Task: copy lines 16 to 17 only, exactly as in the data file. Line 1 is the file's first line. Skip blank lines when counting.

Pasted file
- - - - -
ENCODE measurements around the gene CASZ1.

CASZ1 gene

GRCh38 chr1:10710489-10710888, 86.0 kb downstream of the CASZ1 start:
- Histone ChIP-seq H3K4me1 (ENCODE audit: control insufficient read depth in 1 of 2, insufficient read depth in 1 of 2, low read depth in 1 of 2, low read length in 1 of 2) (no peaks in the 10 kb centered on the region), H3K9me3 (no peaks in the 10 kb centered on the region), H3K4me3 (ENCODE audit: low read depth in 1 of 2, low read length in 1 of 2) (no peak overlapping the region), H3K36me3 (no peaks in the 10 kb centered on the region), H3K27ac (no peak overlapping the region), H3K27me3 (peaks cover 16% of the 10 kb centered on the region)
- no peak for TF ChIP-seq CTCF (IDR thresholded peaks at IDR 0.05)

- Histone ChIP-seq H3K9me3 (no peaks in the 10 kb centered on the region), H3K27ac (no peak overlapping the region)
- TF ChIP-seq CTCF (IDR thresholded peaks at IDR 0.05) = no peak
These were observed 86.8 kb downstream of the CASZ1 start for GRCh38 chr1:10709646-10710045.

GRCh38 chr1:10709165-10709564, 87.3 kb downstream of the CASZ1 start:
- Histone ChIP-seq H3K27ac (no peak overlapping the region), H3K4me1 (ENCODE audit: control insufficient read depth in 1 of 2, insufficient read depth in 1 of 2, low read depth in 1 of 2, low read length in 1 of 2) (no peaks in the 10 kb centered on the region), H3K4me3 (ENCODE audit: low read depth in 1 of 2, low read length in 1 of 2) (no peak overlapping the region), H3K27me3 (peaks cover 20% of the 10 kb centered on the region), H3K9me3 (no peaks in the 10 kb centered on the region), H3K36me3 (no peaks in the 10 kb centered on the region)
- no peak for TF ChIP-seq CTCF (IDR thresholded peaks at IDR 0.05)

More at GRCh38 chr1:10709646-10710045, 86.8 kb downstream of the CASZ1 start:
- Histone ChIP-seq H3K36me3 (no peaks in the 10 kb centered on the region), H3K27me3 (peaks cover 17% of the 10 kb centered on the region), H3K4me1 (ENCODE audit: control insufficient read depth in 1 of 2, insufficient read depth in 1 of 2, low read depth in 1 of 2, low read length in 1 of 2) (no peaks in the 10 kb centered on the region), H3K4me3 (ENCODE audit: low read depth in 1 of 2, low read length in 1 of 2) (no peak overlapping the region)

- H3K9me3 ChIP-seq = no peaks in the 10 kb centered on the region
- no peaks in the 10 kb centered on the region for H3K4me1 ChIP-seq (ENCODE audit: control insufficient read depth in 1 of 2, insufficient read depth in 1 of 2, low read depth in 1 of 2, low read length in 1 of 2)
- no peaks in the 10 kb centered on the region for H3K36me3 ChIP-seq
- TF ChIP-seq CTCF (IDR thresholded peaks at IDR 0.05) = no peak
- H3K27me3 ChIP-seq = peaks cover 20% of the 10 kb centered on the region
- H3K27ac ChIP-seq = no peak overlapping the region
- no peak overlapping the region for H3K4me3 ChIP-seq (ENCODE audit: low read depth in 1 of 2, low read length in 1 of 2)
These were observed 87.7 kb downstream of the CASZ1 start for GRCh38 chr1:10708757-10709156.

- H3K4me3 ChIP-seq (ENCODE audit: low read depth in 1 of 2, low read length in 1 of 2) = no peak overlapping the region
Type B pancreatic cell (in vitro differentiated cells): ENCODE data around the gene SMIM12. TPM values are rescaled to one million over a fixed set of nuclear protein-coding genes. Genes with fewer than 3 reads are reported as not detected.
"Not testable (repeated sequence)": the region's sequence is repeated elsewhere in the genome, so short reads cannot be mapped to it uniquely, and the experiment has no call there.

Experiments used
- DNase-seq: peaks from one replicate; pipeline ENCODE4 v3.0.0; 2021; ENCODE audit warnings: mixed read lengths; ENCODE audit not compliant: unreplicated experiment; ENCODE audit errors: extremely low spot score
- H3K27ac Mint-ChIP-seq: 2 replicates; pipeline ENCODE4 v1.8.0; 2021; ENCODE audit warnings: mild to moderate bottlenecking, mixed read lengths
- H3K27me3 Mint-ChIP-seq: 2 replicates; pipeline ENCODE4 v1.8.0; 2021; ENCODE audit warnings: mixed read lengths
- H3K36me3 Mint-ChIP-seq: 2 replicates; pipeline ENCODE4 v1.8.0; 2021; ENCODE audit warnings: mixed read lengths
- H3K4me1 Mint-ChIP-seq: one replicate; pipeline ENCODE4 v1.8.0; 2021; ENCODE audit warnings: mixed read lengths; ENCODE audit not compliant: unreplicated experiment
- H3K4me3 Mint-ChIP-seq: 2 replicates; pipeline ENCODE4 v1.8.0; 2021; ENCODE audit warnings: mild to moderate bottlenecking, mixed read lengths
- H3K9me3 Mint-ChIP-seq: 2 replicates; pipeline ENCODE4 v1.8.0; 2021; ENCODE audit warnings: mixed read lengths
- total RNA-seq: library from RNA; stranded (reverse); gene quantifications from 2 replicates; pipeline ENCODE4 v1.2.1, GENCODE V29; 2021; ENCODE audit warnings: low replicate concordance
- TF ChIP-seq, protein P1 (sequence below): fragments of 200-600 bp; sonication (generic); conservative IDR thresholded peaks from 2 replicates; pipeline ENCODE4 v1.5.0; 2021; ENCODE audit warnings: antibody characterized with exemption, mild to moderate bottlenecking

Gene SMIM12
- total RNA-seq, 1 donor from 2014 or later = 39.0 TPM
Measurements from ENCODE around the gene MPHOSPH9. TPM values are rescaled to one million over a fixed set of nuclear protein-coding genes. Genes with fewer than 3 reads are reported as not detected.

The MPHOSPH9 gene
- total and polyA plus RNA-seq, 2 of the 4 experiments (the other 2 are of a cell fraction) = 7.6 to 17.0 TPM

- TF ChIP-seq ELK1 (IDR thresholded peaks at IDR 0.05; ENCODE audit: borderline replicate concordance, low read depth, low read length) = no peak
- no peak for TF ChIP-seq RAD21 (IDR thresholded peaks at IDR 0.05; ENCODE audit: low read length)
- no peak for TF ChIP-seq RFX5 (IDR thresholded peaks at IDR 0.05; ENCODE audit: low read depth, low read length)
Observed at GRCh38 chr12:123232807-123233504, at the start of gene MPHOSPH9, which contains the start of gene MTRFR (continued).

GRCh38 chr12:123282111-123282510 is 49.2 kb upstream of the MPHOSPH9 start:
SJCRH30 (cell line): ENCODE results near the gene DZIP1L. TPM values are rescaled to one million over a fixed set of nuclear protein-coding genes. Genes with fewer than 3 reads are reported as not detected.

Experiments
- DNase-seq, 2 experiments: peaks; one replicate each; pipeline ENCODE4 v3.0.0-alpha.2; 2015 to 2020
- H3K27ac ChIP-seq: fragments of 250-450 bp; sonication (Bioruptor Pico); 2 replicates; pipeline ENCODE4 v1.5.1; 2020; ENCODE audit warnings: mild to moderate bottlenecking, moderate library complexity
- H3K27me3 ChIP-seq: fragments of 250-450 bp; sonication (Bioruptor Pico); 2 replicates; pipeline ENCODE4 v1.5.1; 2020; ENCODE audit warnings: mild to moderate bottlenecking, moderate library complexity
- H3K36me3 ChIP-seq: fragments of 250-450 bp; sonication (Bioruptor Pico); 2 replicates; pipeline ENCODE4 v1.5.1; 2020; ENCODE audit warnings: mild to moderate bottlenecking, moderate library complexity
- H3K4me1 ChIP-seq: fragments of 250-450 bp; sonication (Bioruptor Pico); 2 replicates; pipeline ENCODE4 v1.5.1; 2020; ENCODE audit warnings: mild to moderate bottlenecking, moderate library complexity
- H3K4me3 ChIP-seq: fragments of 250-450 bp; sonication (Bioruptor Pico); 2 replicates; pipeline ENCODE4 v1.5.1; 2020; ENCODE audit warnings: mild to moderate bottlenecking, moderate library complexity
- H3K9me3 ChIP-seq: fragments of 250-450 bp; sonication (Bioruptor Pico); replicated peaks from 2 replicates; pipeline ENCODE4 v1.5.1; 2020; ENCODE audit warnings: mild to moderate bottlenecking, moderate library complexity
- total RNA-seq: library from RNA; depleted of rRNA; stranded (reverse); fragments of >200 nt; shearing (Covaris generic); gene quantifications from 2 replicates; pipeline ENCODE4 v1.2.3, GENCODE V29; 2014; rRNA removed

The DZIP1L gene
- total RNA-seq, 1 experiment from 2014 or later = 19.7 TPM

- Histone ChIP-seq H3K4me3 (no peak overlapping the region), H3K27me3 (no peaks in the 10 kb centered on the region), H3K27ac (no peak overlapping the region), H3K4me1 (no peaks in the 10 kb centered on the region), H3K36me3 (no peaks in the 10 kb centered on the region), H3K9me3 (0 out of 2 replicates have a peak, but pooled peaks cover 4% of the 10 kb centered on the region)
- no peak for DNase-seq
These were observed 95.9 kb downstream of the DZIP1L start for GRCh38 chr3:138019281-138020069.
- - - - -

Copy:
- no peaks in the 10 kb centered on the region for H3K36me3 ChIP-seq
- TF ChIP-seq CTCF (IDR thresholded peaks at IDR 0.05) = no peak